Thursday, September 28, 2006

Walter Marshall Clute

Have you ever heard of Walter Marshall Clute? Chances are, you haven't. But he was one of the earliest members of the P&C--president of the club, in fact, for two years before 1900--and he painted and drew like a dream.

Clute is listed has having exhibited two paintings in the Club's 1898 Salon de Refuse. He was born in Schenectady in 1870 and studied at the Art Students' League in New York City as well as the Ecole des Beaux Arts in Paris. He lived in Park Ridge in this home until he moved to California, where he died shortly after in 1915.

Clute's death was noted in the Cowbell--the P&C newsletter published in 1913, 1915, and sporadically thereafter--of April 1915. We learn from the death notice that Clute was the president of the P&C in 1898 and 1899; in 1900 he went to Paris to study for a year. On his return to Chicago, he worked as an instructor at the Art Institute. From the biographical information in the Union League Club of Chicago Art Collection, we learn that Clute also worked as a sketch artist for the Chicago Daily News and co-founded the Oxbow Summer School in Saugatuck, Michigan.

There is a staggeringly beautiful painting done by Clute at the Union League Club. It depicts his wife and daughter at their home in Park Ridge; the mother is reading to the girl.

Clute's work is also at the Vanderpoel Memorial Museum in Beverly, and the Fine Arts Museum in San Francisco has a number of his pen and ink drawings.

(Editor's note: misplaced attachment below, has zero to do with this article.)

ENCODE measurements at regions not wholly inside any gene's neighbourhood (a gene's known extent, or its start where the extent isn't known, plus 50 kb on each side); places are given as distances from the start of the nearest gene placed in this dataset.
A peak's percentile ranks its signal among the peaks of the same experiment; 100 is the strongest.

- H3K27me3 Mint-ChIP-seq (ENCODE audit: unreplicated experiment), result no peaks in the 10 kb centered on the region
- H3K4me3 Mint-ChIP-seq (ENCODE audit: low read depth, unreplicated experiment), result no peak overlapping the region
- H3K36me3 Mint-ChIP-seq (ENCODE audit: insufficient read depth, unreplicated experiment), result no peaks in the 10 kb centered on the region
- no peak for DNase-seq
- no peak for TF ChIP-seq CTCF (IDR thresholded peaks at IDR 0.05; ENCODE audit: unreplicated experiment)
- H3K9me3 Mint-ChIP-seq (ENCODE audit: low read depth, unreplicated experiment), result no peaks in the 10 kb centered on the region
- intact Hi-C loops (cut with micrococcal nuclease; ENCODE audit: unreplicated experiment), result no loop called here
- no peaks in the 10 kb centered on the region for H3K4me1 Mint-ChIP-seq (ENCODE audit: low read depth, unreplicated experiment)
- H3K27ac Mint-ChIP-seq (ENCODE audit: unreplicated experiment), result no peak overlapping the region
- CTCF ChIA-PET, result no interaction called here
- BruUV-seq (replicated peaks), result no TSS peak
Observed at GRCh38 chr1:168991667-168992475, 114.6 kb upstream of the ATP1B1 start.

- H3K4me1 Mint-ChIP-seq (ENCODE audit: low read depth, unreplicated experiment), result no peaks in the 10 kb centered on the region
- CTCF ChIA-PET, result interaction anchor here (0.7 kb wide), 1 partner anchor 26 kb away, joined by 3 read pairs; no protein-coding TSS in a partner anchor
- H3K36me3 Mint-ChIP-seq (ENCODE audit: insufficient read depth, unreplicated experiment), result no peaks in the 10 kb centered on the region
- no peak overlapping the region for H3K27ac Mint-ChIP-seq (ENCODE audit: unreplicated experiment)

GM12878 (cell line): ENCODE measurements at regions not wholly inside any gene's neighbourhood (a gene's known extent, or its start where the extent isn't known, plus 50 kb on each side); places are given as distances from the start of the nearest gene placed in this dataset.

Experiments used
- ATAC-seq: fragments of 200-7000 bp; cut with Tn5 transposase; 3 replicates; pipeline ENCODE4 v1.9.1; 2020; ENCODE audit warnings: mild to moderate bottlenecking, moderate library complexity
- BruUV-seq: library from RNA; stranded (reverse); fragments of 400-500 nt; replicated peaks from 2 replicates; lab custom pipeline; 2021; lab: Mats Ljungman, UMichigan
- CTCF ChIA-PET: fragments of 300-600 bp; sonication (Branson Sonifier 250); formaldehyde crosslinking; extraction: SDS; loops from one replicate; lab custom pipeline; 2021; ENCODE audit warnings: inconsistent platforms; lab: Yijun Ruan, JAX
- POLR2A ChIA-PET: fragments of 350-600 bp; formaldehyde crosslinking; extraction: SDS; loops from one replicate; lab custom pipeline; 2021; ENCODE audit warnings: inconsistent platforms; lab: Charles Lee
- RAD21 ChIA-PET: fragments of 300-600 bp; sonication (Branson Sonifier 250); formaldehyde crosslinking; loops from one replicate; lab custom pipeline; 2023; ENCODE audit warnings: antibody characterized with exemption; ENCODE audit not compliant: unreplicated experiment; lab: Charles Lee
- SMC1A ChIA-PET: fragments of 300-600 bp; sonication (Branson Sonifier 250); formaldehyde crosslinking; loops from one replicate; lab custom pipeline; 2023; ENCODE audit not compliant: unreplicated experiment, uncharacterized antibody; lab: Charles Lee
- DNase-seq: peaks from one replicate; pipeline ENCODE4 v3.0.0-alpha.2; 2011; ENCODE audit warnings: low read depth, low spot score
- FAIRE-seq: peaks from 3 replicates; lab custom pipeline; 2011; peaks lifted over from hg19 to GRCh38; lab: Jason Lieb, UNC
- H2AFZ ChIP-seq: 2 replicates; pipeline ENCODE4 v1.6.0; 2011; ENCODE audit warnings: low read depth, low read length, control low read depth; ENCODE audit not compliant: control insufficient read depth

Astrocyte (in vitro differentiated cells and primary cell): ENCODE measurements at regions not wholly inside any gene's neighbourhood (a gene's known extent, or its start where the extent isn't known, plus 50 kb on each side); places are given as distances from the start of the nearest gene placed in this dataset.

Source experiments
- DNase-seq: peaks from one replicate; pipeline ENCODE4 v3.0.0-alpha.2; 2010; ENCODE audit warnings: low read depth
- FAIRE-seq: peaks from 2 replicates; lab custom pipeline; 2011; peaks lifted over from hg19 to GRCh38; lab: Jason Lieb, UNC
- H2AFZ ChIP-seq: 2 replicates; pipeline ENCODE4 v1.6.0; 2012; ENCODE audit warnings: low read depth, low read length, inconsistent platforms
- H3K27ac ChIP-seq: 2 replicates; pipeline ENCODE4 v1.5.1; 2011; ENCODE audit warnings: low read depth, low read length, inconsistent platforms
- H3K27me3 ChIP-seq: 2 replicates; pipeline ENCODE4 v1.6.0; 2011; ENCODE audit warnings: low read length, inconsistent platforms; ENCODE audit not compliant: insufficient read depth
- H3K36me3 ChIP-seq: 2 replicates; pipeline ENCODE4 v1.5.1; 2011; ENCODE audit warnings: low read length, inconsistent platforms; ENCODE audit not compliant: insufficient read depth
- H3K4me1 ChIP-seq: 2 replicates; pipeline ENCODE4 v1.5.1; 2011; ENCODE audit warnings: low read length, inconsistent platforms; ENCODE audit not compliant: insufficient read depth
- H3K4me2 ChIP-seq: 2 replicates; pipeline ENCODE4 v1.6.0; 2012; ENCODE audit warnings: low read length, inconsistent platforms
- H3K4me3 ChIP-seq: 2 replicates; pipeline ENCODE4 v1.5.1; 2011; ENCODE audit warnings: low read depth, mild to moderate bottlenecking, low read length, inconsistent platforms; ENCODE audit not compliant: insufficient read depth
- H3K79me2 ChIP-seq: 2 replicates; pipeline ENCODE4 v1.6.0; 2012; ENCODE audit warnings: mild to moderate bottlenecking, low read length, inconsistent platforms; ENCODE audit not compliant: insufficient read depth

Here is an old black and white photo of one of his paintings; for some reason, the photographer set up the shot with the painting upside down.

Here is a picture of Clute's Park Ridge home, known as "The Birches." Apparently, the home still exists. If you are from Park Ridge, let me know if the building is still there. It's supposed to be at the corner of Fairview and Garden. I hope it's still there, but a quick look at Google Earth suggests that the intersection may no longer be a garden with a fair view.


Blogger John S said...

The Clute home still exists at what is now 720 Garden St. A substantial addition was added in the 1940s to accommodate The Pantry Restaurant, but the Clute home is obvious.

The building is currently the home of the Park Ridge Nonprofit Center and we are in the process of updating our website with more history of the building. I would like to get your picture of the house. We have the same or similar picture, but it's from a newspaper or photocopy so of poor quality.

November 13, 2010  

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